This is a Constellation Games post. Spoilers for the chapters that have already gone out to subscribers.

Let’s talk about Shakespeare.

Prospero:‘Tis time
I should inform thee farther. Lend thy hand
And pluck my magic garment from me.

There aren’t a lot of books that would give me an excuse to apply that line to a spacesuit. Of course, it isn’t Prospero laying aside his garments in chapter 15: it’s Ariel, the spirit of air, the one who traverses easily among the widely scattered groups of characters. The one who has power but no agency. The magician’s slave.

In the postcolonial-theory take on The Tempest, Prospero is the European colonist, while Caliban and Ariel are indigenous people who take sharply different strategies to deal with his arrival. Ariel, even more so in this book than in the play, is the classic collaborationist: even after hearing that a strong faction within the Constellation wants to shrug and head home to let humanity smother itself, he believes they showed up to do good. Why? In part because they gave him a Brain Embryo, which is, um, a collection of shiny beads. From chapter 2:

“This isn’t an alien invasion. They’re friendly. You think they’re pretending to be nice so they can eat us?”

“Intentions don’t matter,” said the hippie. “Read your history. Any time there’s a first contact, the contactees end up dead.”

As with most historical collaboration, the strategy goes great for Ariel in the short term (video games! trip to the moon! sex with an astronaut!) and poorly in the very-slightly-less-short term. The BEA is using his hard-won knowledge to promote a paranoid agenda. The Save the Humans overlay is having trouble finding a vector. When Curic takes him to her storm-tossed island to start revealing secrets, it’s not a coincidence that he ends up pressed flat to the ground.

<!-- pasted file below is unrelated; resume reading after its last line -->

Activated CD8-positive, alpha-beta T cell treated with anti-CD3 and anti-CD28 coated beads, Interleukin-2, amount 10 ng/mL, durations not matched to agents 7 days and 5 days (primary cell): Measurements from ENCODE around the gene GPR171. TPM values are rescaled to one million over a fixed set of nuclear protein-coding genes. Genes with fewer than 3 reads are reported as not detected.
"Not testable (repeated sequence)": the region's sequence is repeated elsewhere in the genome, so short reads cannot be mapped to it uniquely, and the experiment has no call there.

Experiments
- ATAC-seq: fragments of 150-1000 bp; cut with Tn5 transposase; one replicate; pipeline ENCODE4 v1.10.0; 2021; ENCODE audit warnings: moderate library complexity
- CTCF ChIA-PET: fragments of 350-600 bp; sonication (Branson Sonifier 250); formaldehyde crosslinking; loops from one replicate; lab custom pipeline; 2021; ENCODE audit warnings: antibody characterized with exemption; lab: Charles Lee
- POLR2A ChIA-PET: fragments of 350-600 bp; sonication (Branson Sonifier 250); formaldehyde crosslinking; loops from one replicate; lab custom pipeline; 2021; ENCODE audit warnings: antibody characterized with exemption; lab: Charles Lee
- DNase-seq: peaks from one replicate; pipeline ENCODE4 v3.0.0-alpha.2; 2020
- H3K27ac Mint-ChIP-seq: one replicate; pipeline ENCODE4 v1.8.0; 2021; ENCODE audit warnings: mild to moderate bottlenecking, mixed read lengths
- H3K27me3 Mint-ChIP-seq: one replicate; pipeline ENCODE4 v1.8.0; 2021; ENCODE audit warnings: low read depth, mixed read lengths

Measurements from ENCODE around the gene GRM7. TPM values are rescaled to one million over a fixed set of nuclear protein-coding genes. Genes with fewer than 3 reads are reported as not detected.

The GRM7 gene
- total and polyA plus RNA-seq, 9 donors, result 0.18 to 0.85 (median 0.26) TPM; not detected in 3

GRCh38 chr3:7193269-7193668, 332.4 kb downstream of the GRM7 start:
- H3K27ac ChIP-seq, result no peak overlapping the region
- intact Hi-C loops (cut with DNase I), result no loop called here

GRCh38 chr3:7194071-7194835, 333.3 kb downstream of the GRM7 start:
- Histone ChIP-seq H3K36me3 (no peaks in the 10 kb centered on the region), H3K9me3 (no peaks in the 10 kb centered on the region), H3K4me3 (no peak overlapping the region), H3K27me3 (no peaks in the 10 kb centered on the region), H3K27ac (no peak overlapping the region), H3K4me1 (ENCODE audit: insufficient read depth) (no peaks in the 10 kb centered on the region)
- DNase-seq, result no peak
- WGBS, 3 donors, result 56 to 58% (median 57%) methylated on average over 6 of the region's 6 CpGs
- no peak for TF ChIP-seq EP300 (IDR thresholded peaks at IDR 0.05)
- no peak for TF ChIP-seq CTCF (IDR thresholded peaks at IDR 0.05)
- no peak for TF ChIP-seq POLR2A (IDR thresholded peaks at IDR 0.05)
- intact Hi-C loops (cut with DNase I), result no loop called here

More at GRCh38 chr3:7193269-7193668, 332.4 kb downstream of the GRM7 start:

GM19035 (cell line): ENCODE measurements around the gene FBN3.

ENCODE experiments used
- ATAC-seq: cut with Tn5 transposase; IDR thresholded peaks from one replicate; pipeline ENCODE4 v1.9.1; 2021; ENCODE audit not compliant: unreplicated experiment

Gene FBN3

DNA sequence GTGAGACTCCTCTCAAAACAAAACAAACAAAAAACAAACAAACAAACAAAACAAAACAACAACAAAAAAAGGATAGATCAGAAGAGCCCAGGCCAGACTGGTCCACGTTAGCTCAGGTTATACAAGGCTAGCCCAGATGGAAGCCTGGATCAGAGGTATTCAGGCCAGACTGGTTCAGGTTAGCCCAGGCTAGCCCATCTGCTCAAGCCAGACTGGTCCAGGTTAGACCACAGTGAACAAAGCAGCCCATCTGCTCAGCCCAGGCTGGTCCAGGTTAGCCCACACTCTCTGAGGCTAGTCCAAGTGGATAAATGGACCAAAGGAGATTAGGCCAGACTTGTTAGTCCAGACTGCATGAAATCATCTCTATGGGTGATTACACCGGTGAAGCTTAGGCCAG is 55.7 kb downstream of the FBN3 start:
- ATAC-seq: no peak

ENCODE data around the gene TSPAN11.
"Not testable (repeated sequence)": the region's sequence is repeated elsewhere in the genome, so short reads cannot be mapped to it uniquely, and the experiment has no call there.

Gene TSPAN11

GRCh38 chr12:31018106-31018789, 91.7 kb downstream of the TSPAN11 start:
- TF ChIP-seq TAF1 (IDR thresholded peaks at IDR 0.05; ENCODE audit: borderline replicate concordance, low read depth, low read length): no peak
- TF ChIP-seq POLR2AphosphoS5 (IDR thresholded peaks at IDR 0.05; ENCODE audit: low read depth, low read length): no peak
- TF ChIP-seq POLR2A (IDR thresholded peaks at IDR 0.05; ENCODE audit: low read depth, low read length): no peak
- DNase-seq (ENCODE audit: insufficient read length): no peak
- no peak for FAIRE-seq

Prospero: What torment I did find thee in. Thy groans
Did make the wolves howl, and penetrate the breasts
Of ever-angry bears.

Curic found Ariel on the Internet, and this is about as good a description of blogging as I’ve ever read. Here’s an interesting thing, though: none of the sections in chapter 15 are blog entries. They’re all described as “Real Life, July 2X,” yet they have distinct asides to an audience.

I think this has happened before in the book, but never quite so directly as “Shit. Shit. Shit. Okay.” This, more than the talking rat, is to me the strongest hint that Ariel is in fact a narrator and not just the star of some found-verbiage documentary. He’s organizing and presenting things to you, and he might be doing it selectively, just as he did when he was scrambling to find an Ip Shkoy game that would balance Ultimate DIY Lift-Off. He’s indentured and trying to earn his freedom; he’s a collaborator, and collaboration comes with an agenda. Why should he trust you, dear reader?

“I’m sorry,” I said. “It just feels like we fundamentally don’t understand each other. It really worries me.”

“Are you talking about us and the Constellation?” said Krakowski. “Or you and me?”